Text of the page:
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Community worker perceptions of the income management regime in Shepparton


Banks, M and Tennant, D, Community worker perceptions of the income management regime in Shepparton, Australian Journal of Social Issues, 51, (4) pp. 419-432. ISSN 0157-6321 (2016) [Refereed Article]

Copyright Statement

Australian Social Policy Association

DOI: doi:10.1002/j.1839-4655.2016.tb01241.x


This paper focuses on how community workers in Shepparton viewed the impact of the Place Based Income Management (PBIM) trial on the lives of their clients, their clients' families, and the broader community. The paper responds to criticism that there has been a lack of community voices in the development of PBIM or of their inclusion in the formal evaluation framework, raised in Philip Mendes's 2013 study of this trial site. A key policy goal underlying Income Management is that the tool assists low income people to become better money managers. Our study found that Shepparton community workers also used the parlance of 'tool' to describe the programmatic value of the BasicsCard in their interactions with clients. However, the BasicsCard appeared marginal to their discussions. Three clear themes emerged from the interviews: Shepparton's focus on voluntary clients, and ascertaining why participation in the local trial had dropped; that support for IM centred on the voluntary measure and the extra resources available to assist clients; and pragmatically locating the program in the middle of a welfare continuum that stretched from the voluntary Centrepay at one end to the highly coercive and restrictive paternalism of State Trustees at the other.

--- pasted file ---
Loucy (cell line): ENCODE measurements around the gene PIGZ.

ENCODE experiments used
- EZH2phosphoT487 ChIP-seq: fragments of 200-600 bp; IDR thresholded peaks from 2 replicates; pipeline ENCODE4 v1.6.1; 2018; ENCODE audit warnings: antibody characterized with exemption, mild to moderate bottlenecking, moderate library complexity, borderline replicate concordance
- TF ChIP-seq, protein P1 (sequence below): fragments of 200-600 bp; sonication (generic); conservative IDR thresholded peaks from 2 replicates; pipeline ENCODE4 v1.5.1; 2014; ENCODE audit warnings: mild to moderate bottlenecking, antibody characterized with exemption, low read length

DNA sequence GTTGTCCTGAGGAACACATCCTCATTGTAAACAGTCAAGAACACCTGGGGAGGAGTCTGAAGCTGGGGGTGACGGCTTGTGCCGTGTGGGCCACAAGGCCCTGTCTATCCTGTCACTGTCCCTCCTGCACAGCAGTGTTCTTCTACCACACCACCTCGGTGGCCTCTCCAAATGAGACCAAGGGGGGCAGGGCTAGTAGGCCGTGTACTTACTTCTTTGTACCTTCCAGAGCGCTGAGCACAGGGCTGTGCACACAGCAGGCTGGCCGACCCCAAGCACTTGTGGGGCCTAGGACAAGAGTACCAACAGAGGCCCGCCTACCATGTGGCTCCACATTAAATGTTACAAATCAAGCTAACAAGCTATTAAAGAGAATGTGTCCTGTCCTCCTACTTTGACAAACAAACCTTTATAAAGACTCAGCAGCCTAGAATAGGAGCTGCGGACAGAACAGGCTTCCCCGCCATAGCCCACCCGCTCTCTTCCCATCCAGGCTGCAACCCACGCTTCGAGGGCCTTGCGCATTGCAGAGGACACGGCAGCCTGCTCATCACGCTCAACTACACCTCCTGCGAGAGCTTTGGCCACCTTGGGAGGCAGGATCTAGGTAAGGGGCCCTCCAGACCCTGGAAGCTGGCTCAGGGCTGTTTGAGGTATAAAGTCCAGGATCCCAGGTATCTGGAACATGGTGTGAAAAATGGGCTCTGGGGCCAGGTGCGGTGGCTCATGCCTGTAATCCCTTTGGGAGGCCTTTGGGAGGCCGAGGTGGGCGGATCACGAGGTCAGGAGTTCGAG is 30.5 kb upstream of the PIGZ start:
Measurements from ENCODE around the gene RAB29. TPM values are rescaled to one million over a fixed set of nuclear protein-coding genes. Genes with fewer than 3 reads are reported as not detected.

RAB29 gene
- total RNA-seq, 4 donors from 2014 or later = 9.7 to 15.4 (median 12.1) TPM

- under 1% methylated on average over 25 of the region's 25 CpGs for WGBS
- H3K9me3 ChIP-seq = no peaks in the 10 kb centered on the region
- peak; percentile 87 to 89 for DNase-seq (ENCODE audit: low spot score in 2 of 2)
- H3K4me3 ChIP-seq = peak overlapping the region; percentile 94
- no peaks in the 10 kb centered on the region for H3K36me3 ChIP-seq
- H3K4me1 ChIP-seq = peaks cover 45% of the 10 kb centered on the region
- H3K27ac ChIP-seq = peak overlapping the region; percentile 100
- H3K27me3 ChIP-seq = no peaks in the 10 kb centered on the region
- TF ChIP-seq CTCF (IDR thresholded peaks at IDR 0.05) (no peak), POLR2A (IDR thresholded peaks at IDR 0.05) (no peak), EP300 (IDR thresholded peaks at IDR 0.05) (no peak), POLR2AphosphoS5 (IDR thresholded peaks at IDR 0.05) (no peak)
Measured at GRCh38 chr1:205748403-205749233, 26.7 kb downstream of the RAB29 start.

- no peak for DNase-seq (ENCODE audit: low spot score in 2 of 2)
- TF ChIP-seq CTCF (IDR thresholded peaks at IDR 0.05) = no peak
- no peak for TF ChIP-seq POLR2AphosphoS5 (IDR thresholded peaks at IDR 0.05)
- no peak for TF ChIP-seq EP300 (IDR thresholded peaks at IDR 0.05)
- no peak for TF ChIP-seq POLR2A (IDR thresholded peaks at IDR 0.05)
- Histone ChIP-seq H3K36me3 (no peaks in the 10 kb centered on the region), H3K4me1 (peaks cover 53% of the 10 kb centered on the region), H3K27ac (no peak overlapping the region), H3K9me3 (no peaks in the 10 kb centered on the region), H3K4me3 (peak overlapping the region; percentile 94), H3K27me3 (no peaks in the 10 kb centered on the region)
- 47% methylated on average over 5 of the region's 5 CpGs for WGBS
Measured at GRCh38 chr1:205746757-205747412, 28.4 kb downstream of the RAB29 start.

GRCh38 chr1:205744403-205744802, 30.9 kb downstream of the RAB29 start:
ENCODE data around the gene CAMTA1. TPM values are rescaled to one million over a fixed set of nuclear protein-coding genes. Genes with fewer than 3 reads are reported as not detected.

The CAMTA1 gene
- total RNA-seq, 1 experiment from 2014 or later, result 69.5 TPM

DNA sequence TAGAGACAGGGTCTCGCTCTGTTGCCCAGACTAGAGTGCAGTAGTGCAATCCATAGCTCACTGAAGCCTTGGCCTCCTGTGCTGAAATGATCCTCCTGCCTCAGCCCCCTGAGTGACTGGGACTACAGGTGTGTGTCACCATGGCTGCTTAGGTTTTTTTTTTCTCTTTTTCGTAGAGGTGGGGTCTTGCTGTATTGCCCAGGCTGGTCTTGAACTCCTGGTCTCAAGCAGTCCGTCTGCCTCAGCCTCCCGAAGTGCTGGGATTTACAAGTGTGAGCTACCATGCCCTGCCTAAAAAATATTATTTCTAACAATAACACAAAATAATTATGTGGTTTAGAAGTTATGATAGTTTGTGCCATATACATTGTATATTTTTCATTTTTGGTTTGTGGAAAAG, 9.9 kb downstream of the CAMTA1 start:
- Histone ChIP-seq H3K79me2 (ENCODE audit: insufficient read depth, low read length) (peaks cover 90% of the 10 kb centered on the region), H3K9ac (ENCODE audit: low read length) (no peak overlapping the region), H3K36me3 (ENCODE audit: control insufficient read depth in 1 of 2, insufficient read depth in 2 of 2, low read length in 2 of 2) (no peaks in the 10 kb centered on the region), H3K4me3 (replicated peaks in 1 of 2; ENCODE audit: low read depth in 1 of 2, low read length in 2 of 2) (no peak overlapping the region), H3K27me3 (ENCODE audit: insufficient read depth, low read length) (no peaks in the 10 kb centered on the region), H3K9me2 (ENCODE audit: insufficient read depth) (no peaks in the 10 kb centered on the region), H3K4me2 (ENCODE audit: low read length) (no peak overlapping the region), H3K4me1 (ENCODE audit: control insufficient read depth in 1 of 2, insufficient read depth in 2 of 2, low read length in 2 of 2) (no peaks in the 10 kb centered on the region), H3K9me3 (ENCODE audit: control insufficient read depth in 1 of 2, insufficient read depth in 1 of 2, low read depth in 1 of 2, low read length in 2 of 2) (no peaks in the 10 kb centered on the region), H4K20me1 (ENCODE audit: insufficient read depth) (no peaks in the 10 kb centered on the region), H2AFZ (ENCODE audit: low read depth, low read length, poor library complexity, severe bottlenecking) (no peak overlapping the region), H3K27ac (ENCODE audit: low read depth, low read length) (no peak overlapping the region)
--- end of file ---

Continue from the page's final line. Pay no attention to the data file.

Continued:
Item Details

Item Type:Refereed Article
Keywords:inequality, social services, welfare conditionality
Research Division:Economics
Research Group:Applied economics
Research Field:Welfare economics
Objective Division:Law, Politics and Community Services
Objective Group:Government and politics
Objective Field:Public services policy advice and analysis
UTAS Author:Banks, M (Dr Marcus Banks)
ID Code:150507
Year Published:2016
Web of Science® Times Cited:1
Deposited By:Management
Deposited On:2022-06-19
Last Modified:2022-09-20

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